Winter in Los Angeles

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NATHAN MORLEY escapes the European winter for a weeks visit to Los Angeles, America’s ‘dream factory’, where tales of the Beatles, ghosts and JFK dominate conversations at the hotel bar.

Last year we spent a week in the freezing cold of New York, saved only by my wifes addiction to Macy’s and Broadway, so for a change we decided to follow the sun to California this time to see if it really never rains.

It does. We arrived at LAX to a cloudy, wet cold city, but were soon cheered on arrival at our downtown hotel. There are a great many unpleasant hotels in Los Angeles; the Millennium Biltmore certainly is not one of them.

The interiors of the Biltmore Hotel are simply stunning. The entire ground floor is decorated with frescos and murals; carved marble fountains and columns; massive wood-beamed ceilings; oak paneled walls; lead crystal chandeliers and heavily embroidered imported tapestries.

The hotel has a very colourful history, having played a part in both the golden years of Hollywood and the exciting political scene during the fifties and sixties.

Political buffs love to stay here as it was the scene of the 1960 Democratic National Convention, when delegates chose a youthful John F. Kennedy as the party’s presidential nominee.

His acceptance speech was given in a room which is now the lobby.

My guide, the very amiable Steve Eberhard, the hotels long-time maitre d’ and historian took me on a private tour to clear up a bit of sixties pop history, which has often been debated.

The Beatles paid a visit to the Presidential Suite in 1964 during their first U.S. tour. Due to the overwhelming number of fans crowding the streets in front of the hotel, the John, Paul, George and Ringo were forced to access their room by landing on top the hotel in a helicopter.

This event has been disputed by some – but it is in fact true, as Steve showed me as we took the elevator to the top floor.

Although no longer used, the helipad remains, with a staircase which leads to the Presidential suite.

This hotel has often been associated with numerous ghost stories and other fascinating tales of the unexplained. Mystical orbs, ethereal apparitions and things that go bump in the night are commonplace it seems and almost everyone who works here has their own spook story to tell.

While we congregated in the bar for an evening of live music, our server told us of her many encounters with a ghost, which apparently sits in the same spot every now and then, before fading into the night.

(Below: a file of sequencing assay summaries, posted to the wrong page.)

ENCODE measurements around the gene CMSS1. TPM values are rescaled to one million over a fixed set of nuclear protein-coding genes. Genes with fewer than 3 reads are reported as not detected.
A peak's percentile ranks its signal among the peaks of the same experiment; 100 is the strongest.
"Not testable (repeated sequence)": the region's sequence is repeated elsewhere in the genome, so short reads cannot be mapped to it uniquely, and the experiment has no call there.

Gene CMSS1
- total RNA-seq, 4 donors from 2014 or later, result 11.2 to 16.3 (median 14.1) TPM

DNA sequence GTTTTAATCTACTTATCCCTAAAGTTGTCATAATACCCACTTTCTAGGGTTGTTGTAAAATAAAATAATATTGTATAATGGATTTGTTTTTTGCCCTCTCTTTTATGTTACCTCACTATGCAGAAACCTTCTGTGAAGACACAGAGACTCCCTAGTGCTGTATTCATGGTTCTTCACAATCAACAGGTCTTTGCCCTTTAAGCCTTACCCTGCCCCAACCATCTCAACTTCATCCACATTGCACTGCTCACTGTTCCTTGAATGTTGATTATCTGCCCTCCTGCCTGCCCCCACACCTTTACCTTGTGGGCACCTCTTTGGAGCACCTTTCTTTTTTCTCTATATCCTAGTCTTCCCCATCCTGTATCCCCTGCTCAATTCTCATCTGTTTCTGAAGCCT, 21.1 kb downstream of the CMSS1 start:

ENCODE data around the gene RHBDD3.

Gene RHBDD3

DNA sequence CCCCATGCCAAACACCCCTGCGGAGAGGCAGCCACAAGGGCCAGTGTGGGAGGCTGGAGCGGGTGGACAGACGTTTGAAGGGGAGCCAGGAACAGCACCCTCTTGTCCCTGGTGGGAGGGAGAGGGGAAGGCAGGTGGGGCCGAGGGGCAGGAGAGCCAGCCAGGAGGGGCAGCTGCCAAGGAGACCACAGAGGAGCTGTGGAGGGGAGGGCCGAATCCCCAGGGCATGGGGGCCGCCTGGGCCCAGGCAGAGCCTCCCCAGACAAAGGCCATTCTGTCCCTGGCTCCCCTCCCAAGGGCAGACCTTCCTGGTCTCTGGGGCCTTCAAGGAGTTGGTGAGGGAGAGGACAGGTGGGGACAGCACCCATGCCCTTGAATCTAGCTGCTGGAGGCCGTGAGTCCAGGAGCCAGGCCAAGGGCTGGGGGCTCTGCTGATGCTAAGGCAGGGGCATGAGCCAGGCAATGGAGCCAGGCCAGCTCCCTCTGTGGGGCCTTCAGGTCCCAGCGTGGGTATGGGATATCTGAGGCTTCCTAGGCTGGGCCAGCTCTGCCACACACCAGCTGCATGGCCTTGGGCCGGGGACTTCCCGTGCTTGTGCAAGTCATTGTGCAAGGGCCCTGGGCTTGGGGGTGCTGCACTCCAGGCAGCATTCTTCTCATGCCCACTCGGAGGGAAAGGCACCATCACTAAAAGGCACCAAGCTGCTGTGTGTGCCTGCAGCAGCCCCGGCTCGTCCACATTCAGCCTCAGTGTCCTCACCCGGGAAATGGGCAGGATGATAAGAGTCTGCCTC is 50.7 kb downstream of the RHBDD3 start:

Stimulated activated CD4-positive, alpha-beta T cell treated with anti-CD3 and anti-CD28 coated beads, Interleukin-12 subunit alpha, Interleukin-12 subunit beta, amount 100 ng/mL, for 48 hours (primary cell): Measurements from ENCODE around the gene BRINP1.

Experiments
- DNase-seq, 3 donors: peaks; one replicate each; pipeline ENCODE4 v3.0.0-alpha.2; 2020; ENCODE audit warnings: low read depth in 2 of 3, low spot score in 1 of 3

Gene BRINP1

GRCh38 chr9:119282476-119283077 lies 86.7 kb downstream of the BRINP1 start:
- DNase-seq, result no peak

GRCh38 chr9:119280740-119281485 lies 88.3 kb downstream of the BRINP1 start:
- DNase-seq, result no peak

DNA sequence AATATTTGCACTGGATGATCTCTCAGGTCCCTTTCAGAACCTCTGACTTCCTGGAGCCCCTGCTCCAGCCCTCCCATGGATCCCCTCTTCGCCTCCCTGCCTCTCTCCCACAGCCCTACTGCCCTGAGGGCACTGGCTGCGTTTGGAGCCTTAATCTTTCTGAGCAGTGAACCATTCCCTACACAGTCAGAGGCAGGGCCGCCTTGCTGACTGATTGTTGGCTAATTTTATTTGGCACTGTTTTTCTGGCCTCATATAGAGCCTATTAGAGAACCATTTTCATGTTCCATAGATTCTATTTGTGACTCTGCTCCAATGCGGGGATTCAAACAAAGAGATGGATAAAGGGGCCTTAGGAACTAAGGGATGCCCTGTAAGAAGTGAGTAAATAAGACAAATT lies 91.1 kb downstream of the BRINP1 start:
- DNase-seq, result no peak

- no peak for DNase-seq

The bar tender also has tales of a spectre couple dressed in black that also occasionally pop in for a drink.

Breakfast is served on the ground floor and waiter’s dash around serving coffee and freshly squeezed Californian orange juice, as a chef prepares omelets and pancakes – ordered to your specifications.

During the trip we were lucky enough to get tickets to a TV recording the famous Warner Brothers Studios on Burbank to watch the taping of the Australian show ROVE LA featuring in person John Travolta and Olivia Newton-John.

It was interesting to watch Olivia speak of her battle with cancer, and how she is now helping others in the same situation, while John touched on the death of his son Jett, and how he copes with his loss.

The whole experience was free and great fun, check to find out how you can get tickets to shows. The highlight of this event was getting to hangout near the very studio (stage 21) where Humphrey Bogart filmed Casablanca.

Obviously, a trip to Hollywood is a must during any trip to LA, but be warned this includes walking the gauntlet of tacky souvenir stands, street artists hustling for a tip and endless invites for bus rides to see the homes of the stars.

You must visit the world famous Grauman’s Chinese Theatre, which is home to the historic Hollywood forecourt – featuring handprints of iconic celebrities from the movies and showbiz. (Yes, I got a photo standing in the footsteps of Bing Crosby).

During our day in Hollywood, we found time to catch a peek at the famous Capitol Records building (a must for Beach Boys fans) and catch a charming snapshot of a world partly vanished near the old RKO studios on Gower Street, where the Astaire – Rogers musicals, Citizen Kane and countless westerns were filmed.

If you want to leave the urban pleasures of the city, head to the coast.

A taxi ride from LA to Santa Monica State Beach costs around $45 and is well worth it. Santa Monica is an iconic destination that draws visitors from around the globe.

The stunning beach is three miles long, covering 245 acres of sand along Santa Monica Bay. You can sit on a bench on the pier outside Bubba Gump’s (yes this is where Forrest Gump finished his marathon run in the movie) and watch the world go by.

If you enjoy sipping margaritas with a view of the Pacific coastline from Malibu to the South Bay, then you must try the reasonably priced Mariasol restaurant at the end of the pier, which serves a unique blend of Mexican-styled seafood dishes, and has a bizarre seagull deterrent alarm, which blasts off every few minutes!

Santa Monica itself is very cosmopolitan, with the 3rd Street Promenade shopping experience including national stores, name brand clothing, and boutiques.

We decided to use public transport to get back to the city, which was a big mistake, as the bus ride took nearly three hours and stopped about every kilometer.

Next year we are driving the famous Route 1 to San Francisco – that’s if can I muster enough courage to drive on the nutty roads of America.

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